How will China’s internet giants become carbon neutral?

China’s big internet firms are lagging their overseas counterparts on reducing emissions in their operations, supply chains and the many businesses they facilitate.

How will China’s internet giants become carbon neutral?
Jack Ma, executive chairman of Alibaba Group Holding Limited, at the World Economic Forum. Image: Wikimedia Commons, CC BY-NC-ND 2.0

On 12 January, Tencent, one of the world’s largest internet companies, responded to the Chinese government’s carbon neutrality goal by announcing it was planning to reach neutrality itself.

With China’s climate ambition growing, carbon neutrality is becoming essential for tech giants.

Tencent owns the hugely popular messaging app WeChat and is in the vanguard of China’s net-zero shift, although it is still a late mover compared to similar firms overseas. 

It has not detailed the scale of its ambitions yet, but it will need to follow up quickly with an action plan and targets, including 100 per cent renewable energy use by 2030.

There is great potential for Chinese tech companies to contribute to decarbonisation.

They should make real emissions reductions in their operations and supply chains; use their platforms’ strengths to drive emissions cuts throughout the business world; and apply their technology to help achieve a zero-emissions society.

100 per cent renewable energy is key

Tencent’s announcement emphasised several novel energy-saving technologies, including recycling waste heat at its Tianjin data centre, and using liquid cooling technology to bring power usage effectiveness (PUE) down to 1.06 in its data centre in Qingyuan, Guangdong.

Data centres have been described as “electricity tigers” for their vast power consumption.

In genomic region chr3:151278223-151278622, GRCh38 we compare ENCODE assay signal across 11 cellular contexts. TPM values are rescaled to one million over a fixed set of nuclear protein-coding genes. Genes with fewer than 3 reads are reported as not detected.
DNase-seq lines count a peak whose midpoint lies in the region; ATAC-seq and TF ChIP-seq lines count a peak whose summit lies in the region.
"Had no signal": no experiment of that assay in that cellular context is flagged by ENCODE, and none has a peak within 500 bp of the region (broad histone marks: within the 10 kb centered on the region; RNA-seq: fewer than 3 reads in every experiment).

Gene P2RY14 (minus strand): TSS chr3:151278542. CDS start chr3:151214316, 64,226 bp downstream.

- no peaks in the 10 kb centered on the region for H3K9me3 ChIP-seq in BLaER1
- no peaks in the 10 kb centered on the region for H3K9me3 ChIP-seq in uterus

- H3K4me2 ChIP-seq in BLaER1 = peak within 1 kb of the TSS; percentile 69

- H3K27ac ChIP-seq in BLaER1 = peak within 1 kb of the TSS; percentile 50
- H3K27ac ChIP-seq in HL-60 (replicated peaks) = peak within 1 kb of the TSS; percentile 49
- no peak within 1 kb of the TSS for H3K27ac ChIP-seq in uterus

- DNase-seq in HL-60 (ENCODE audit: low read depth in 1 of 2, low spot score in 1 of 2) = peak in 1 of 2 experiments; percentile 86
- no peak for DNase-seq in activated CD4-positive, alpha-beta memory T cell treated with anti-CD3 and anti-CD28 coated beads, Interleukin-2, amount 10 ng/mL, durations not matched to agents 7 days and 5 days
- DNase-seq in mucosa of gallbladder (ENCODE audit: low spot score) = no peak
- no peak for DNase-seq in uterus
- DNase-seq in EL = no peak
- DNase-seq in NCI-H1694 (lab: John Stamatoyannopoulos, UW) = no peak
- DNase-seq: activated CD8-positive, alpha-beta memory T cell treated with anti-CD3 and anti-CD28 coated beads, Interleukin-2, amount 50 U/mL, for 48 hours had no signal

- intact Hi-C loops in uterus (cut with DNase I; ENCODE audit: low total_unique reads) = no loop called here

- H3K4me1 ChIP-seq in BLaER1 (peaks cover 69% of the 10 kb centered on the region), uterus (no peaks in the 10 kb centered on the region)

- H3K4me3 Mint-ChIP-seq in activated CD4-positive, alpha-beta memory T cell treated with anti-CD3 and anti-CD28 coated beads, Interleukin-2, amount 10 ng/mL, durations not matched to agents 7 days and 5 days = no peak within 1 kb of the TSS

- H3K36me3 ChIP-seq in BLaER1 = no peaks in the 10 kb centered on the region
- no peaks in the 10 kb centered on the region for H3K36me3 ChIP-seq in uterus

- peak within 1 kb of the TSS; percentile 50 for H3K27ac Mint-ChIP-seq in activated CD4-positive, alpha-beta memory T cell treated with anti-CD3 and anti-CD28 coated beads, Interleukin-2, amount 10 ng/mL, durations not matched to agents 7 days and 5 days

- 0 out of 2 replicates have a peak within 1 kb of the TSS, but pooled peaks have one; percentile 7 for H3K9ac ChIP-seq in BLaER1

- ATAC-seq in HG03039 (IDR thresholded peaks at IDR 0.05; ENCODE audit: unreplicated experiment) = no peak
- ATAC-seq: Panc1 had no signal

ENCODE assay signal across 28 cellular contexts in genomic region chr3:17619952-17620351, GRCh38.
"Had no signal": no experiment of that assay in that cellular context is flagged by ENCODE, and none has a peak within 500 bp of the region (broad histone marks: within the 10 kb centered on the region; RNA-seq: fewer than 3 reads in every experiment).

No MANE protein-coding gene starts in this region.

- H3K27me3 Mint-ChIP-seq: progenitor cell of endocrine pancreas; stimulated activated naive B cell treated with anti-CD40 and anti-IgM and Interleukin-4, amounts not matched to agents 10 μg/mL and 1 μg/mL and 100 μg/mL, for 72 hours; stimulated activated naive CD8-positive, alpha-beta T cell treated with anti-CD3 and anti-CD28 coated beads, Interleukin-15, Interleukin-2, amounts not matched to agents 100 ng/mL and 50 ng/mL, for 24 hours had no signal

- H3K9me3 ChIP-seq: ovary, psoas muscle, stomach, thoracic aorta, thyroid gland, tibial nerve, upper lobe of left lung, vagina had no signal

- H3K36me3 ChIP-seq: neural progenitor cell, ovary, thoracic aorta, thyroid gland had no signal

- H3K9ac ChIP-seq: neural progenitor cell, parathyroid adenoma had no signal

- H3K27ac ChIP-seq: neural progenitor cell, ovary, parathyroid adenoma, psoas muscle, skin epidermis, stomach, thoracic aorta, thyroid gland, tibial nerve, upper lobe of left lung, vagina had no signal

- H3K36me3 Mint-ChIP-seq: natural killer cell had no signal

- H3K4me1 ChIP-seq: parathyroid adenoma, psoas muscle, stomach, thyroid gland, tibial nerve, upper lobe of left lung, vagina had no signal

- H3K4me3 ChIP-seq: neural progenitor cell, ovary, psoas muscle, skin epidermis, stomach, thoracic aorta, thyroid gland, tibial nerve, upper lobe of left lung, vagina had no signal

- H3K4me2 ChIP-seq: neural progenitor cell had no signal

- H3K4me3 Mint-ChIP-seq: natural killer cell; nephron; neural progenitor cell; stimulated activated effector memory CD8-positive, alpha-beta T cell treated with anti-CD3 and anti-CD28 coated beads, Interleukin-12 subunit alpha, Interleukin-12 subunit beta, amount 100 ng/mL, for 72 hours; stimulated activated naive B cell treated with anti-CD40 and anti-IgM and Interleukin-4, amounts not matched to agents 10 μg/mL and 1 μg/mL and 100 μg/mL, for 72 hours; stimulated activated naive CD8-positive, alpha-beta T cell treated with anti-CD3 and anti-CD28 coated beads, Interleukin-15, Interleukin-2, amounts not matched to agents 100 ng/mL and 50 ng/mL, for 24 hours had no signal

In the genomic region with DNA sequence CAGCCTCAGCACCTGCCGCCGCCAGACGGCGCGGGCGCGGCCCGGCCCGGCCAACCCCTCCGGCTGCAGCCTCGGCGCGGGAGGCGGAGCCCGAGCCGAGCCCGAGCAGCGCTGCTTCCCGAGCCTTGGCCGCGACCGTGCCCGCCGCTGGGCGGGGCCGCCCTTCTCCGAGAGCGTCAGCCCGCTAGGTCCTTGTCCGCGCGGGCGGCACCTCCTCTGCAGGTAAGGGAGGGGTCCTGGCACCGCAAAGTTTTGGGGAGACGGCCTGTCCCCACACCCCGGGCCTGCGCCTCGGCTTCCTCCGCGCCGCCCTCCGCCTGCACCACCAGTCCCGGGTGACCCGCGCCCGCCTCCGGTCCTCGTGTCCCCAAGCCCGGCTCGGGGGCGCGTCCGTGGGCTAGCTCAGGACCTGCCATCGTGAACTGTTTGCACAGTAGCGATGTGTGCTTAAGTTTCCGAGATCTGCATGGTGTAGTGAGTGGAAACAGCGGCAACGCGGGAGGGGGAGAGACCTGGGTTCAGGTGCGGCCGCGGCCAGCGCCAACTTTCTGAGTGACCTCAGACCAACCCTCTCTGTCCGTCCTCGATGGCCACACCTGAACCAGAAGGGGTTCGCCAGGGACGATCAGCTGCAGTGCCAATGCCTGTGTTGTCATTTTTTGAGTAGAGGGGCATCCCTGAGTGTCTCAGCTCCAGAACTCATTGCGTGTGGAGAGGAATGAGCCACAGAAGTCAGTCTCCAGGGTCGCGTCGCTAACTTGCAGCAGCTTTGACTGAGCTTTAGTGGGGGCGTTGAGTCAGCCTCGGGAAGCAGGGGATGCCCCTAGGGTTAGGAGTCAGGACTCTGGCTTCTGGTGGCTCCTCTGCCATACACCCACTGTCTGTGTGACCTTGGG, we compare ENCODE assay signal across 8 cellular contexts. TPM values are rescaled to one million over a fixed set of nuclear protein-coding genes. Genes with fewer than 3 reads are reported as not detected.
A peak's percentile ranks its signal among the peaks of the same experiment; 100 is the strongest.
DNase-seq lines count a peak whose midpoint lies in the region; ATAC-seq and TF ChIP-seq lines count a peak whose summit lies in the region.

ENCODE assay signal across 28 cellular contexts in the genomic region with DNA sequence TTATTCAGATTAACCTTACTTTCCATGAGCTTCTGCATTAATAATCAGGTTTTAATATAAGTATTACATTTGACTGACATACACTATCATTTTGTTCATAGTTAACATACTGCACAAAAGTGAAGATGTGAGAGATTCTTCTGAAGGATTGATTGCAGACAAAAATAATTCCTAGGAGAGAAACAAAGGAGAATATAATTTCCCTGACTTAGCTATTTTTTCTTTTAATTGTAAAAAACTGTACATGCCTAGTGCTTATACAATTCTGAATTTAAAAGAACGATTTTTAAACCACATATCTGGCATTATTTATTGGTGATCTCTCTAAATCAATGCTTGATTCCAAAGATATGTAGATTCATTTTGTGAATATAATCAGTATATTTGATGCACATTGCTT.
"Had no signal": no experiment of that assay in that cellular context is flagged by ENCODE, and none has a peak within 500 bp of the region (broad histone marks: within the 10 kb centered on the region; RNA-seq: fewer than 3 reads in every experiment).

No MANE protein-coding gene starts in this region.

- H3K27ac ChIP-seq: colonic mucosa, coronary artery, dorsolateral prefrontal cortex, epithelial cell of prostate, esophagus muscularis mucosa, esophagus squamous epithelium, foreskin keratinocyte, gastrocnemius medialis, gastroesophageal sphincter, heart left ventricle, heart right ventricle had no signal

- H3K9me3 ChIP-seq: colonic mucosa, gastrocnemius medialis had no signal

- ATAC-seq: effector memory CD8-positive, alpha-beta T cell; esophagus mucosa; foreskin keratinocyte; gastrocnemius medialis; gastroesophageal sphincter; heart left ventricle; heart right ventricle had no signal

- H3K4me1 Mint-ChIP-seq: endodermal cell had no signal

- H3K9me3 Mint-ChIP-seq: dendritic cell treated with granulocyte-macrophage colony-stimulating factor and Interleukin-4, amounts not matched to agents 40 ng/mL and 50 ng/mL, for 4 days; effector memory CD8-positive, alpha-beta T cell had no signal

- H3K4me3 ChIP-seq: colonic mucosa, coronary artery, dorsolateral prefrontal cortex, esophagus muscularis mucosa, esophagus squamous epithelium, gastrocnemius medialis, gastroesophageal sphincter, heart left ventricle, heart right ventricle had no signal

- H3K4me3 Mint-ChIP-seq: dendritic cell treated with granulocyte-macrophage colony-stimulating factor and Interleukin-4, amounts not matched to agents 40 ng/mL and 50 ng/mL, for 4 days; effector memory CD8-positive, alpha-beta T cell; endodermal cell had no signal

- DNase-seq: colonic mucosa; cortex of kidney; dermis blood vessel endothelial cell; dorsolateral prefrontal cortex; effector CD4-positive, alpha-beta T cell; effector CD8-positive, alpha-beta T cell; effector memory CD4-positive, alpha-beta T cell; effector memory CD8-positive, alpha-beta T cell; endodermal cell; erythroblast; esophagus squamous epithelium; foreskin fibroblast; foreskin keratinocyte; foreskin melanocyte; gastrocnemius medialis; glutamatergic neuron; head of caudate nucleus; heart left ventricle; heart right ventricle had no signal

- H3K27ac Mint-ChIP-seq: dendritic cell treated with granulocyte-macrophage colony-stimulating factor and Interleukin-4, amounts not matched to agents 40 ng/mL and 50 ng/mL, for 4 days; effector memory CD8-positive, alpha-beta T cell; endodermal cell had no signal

In 2018, China’s data centres used 160.9 billion kilowatt-hours – 2 per cent of the country’s total, and more than the city of Shanghai in the same year – according to a report by Greenpeace and North China Electric Power University.

Assuming China’s energy mix does not change, Chinese data centres’ electricity use will create 163 million tonnes of carbon emissions in 2023, equivalent to a mid-sized nation.

Tech giants already use energy-saving methods to minimise their running costs, but improvements in PUE have stalled.

Indeed, a global survey of 624 IT managers carried out by the Uptime Institute in 2019 revealed that large data centres’ energy efficiency improvements might even be reversing.

After improving 30 per cent between 2007 and 2013, annual averages have since hovered around 1.65.

China dialogue

The graph shows average annual PUE for the largest data centre of 624 IT companies. A lower value indicates higher efficiency. Image: Uptime Institute Global Data Center Survey of IT and Data Center Managers, 2019. 

Despite improvements in energy efficiency, a perfect PUE score of 1 may still result in significant carbon emissions unless companies use renewable energy sources. In 2019, power consumption in data centres accounted for 87 per cent of Tencent’s carbon emissions.

Tencent CEO Pony Ma acknowledged the importance of renewables to achieving emissions reductions in a WeChat comment on his company’s carbon neutrality announcement: “I expect the biggest part in the future will be powering data centres with clean renewables. It’ll be tough, but we’re going to work hard.”

Many international tech firms have adopted a 100 per cent renewables target: 41 have set it as a long-term goal; 20 per cent of those, including Apple and Google, are already there; and 50 per cent are due to get there by 2030.

In 2020, faced with the urgency of the climate crisis, international tech giants went even further.

Last year Amazon bought 35 wind and solar power plants, with a total generation capacity of over 4 gigawatts, making it the biggest corporate buyer of renewables.

Google announced that by 2030 it would achieve “real-time” decarbonisation of its operations, with zero emissions every hour, rather than every year.

Microsoft has said its carbon emissions will turn negative by 2030, and that it will remove its historical emissions by 2050.

China’s tech giants are lagging. Of its 15 leading cloud computing and data centre companies, only the Chindata Group has made any commitment to shift to 100 per cent renewables, according to another report by Greenpeace and North China Electric Power University, published in September 2019. And very few have a target for carbon emissions.

China’s new climate targets may spur change. At a recent data centre industry meeting, Alibaba tech expert Cheng Ming said carbon neutrality signalled a major shift in global development and will be essential to developing data centres sustainably.

The Chindata Group made its commitment – to 100 per cent renewable energy in its domestic operations by 2030 – in December last year.